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My willow bents from Grannd arrived yesterday.

Yes, boys and girls, I am a geek and I caved in. No artificial stuff for my farthingale. (God help us.)

But it seems that the willow will do what I want it to do. Yay me!

On other news, I went to the doctor today, and now I have a nice assortment of antibiotics and Prednisone. So okay, Hycodan is wonderful, but it is not sustainable. I can't spend my days asleep until the effect wears off and the coughing fits start again. (Although I must admit it was very nice.)

But at least I am functional today.

(Sort of.)

And now, back to the salt mines. There is a report with my name on it and it won't write itself.

TTFN

Comments

( 7 comments — Leave a comment )
vdriscoll
Feb. 2nd, 2007 02:09 am (UTC)
I really want to talk to you about that farthingale... and how the willow treats you.

I still have to decide if I want to try to make my own reed boned corset.

You said to go with the small hemp cord instead of the large? Everyone else has said to go large... I'll have to try this on the next bodice/corset attempt. Though I admit to being tempted by the cable tie method. *sighs*
belfebe
Feb. 2nd, 2007 03:06 am (UTC)
I will be posting about my adventures with willow bents :-D

For the corset, you can use broom bristles. I did that with one and it works wonderfully. (That was actually a piece of advice from Kate Maunsel. I highly recommend it.)

(And brooms are cheap.)

You can go with the thick cord if you prefer, but the thick one is very bulky, a pain in the butt to work with, and does not behave as nicely like the thin one. I boned a bodice for Countess Denise when she was queen using the thin ones. She is not a small-breasted woman and, believe me, it supported her like nobody's business ;-)

The trick is to use 4 thin cords per channel, as opposed to one or two of the think ones.

A piece of advice, bone a couple of small pieces using varios types of boning: bents, broom bristles, cord (thin and thik), and see how it works before you commit your entire piece.
vdriscoll
Feb. 2nd, 2007 12:16 pm (UTC)
Thanks for the tips.
I think I'm going to wait on the boned items issue for a few. Since I have some mending and such to do.

But I do want to make a Venetian V-Front gown, so I'm Probably going to need to reinforce the lining of the gown. I'm probably going to do one in hemp so I'll be able to launder it, but I'll end up doing at least one with a less machine-washable stiffener.

How DOES one clean something stiffened with bents, broom bristles, etc...?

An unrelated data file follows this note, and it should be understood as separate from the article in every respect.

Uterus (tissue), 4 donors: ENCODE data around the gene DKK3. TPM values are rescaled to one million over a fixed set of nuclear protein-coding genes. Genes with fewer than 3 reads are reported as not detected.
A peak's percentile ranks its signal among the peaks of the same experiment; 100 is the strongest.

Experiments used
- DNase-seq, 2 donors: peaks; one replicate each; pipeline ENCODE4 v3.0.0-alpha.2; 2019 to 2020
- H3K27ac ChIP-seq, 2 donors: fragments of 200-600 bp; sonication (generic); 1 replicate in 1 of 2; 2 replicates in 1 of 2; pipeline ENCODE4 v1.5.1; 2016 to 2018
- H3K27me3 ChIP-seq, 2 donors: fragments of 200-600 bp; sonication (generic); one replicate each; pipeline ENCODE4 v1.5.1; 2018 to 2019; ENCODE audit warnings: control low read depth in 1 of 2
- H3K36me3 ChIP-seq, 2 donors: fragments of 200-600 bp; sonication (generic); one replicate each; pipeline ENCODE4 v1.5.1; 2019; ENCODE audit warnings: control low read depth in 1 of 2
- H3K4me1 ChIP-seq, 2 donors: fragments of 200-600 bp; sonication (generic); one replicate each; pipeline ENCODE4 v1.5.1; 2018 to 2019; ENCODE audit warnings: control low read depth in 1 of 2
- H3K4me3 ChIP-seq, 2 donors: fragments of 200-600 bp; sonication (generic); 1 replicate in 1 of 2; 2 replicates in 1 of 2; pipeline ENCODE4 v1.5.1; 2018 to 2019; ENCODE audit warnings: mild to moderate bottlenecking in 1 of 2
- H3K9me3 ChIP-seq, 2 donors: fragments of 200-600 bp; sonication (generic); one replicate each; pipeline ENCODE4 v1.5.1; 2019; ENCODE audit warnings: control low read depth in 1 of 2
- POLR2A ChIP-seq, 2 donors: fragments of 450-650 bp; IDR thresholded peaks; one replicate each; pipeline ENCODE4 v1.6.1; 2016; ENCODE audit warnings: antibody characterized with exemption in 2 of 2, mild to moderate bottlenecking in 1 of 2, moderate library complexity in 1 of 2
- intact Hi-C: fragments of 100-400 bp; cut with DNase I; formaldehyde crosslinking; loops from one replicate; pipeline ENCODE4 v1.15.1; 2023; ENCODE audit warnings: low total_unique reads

alina_s
Feb. 2nd, 2007 01:56 pm (UTC)
Don't.

I'm serious.

In period, they wore linen undergarments for a reason. So that they can be removed and washed while the other garments couldn't be. As long as you don't sweat a bucket an hour, you will be fine by wearing a clean smock and promptly airing out your corset and outer garments as soon as you take them off. (Do not ball them up right after taking them off and then forget about it for a month!)

If you get specific spots, you can spot clean or maybe dry clean it (I have never had the courage to hand over a cartridge pleated, boned gown to a dry cleaner!). Also, guards on hems are there for a reason...so you can rip them off and either wash them or replace them. The hem is by far the dirtiest part of anything you wear.
vdriscoll
Feb. 2nd, 2007 06:52 pm (UTC)
I am a klutz.

Those who know me and love me will probably just nod (ok, they will also make fun of me), but they will all agree. I don't have natural grace. Or if I did, I dropped it somewhere.

I am aware that at some point whatever I am wearing will be in need of some serious cleaning.

And I do sweat buckets. At least during the warmer than 80 degree days with more than one layer on. It's genetics. My neighbors used to stop to ask if I was ok when I worked in my garden. Something about being beet red and sweating so bad I soaked through my shirt... Then again, that was hard labor in the beating sun for about an hour.

Maybe I'm being overly pessimistic. I tend to do that when sewing is involved.

I'll keep that in mind. Don't wash nice clothes, especially those with reed bits... don't wash. Bad Simona, don't wash... Ok, I think I can remember now. ;p
alina_s
Feb. 2nd, 2007 02:00 pm (UTC)
Are the willow bents on their website? I only found reeds (and I have to confess I'm not entirely sure what the reeds are made of, their description is a little confusing). I'm in the middle of my entirely handmade undergarment set (smock done, stockings done, coif done, partlet done, only the hardest parts left--the new corset and farthingale!) and I might give a swing at using appropriate materials unless it turns into a big pain in the posterior.

(why exactly I need a new farthingale when I only wear the one I already made maybe once a year or so is a considerable mystery...)
belfebe
Feb. 2nd, 2007 03:19 pm (UTC)
It is the reeds, but Marcellus and I think it is willow. It may be something else, but it works. I ordered the 1/2 inch oval shaped one. They come in a coil.

You are supposed to soak them before you use them. Also, I will need to experiment on joints in case they are too short and have to piece them together. However, I pulled out a little bit of one of them and slid them through one of the casings. It slides very nicely and I am sure will do what I need it to do. At least they are not floppy. :-)
( 7 comments — Leave a comment )

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